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conducted. I would expect LOCOG to be the lead voice on this issue. This would mean that LOCOG could work with the Gambling Commission to restrict betting in areas where it has concerns about integrity. If LOCOG were of the view that the integrity risks were great for all the sporting events in the games, or just some of them, I would expect the Gambling Commission to issue a code to all licensed bookmakers restricting or even preventing the bets that they could make.

I welcome the Minister's views on the implementation of this issue. He should be aware that the sporting community is concerned that there is a view within government, or at least within the betting division of DCMS, that the onus of ensuring that sport is conducted fairly falls on the governing body of the sport. That hardly seems just or fair. Is the Minister really of the belief that a sport's governing body, whose remit is to develop and promote its sport, is the sole agency that must go to the cost of protecting its integrity, especially when betting businesses increasingly take the view that they have no obligation whatever to invest in those sports? Surely, it should be the other way around. Clearly the betting companies should have to comply with the requirements of the governing body and reassure it that all the necessary protections are in place before they are allowed to take bets on that sport. After all, the betting company is making significant money out of the sporting event. If the betting company cannot convince the sport of its actions, then surely the sport has the right to say that no bets are to be offered. I believe the new clause is important and very necessary.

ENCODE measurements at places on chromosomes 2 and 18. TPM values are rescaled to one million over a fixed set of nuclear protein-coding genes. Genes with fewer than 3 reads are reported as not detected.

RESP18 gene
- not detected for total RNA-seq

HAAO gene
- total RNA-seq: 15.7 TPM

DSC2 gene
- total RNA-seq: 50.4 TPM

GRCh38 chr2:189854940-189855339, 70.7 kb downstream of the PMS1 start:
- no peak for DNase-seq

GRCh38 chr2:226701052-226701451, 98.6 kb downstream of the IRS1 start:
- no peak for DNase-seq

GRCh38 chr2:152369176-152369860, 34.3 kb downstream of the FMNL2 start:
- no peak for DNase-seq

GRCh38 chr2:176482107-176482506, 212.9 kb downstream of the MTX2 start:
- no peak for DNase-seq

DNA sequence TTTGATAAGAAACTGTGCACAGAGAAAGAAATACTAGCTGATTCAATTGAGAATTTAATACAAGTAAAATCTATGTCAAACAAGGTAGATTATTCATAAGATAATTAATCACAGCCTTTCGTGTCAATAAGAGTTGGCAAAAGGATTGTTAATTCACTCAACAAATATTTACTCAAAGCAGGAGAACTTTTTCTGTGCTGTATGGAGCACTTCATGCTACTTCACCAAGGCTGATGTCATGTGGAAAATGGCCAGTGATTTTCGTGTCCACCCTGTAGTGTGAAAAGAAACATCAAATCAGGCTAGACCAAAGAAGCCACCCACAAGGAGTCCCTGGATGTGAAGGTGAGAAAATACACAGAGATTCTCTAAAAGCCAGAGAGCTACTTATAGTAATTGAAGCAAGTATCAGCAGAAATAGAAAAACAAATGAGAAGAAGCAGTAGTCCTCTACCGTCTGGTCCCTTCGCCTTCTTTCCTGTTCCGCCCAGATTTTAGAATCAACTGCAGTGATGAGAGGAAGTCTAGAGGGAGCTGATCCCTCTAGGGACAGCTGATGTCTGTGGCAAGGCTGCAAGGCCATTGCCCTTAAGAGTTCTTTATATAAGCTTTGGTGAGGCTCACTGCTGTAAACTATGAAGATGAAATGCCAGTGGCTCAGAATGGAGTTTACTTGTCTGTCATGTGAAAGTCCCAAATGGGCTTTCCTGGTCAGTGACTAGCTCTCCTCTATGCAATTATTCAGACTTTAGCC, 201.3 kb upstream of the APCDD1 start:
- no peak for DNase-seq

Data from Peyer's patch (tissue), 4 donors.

I am informed by governing bodies that this is not only an issue for the London Olympics. There is presently no obvious way in English law for a sport to have control over these issues, as the current debate in horseracing shows only too clearly. Historically, this could have been achieved by a sport's governing body and a betting company entering into a contractual relationship. However, due to the recent interpretation of the EC database directive by the European Court of Justice, the foundation for such agreements has been thrown into great confusion. The situation is so serious that the Government have had to perform a U-turn and reintroduce the horseracing levy, despite an Act being passed by this place to abolish it. It follows that the sport should have entered into licensed agreements which would have enabled it to include a specific code of conduct on integrity issues.

I therefore ask the Committee to support this new clause. It makes a good commitment to the IOC and will ensure that there is a mechanism to deal with the problems I have outlined. I shall listen very carefully to the Minister's response if he seeks to argue that this option is not needed. If that is his view, I shall study his reasons very carefully—as, I am sure, will LOCOG and the IOC—and I expect to be able to return to these matters on Report. I beg to move.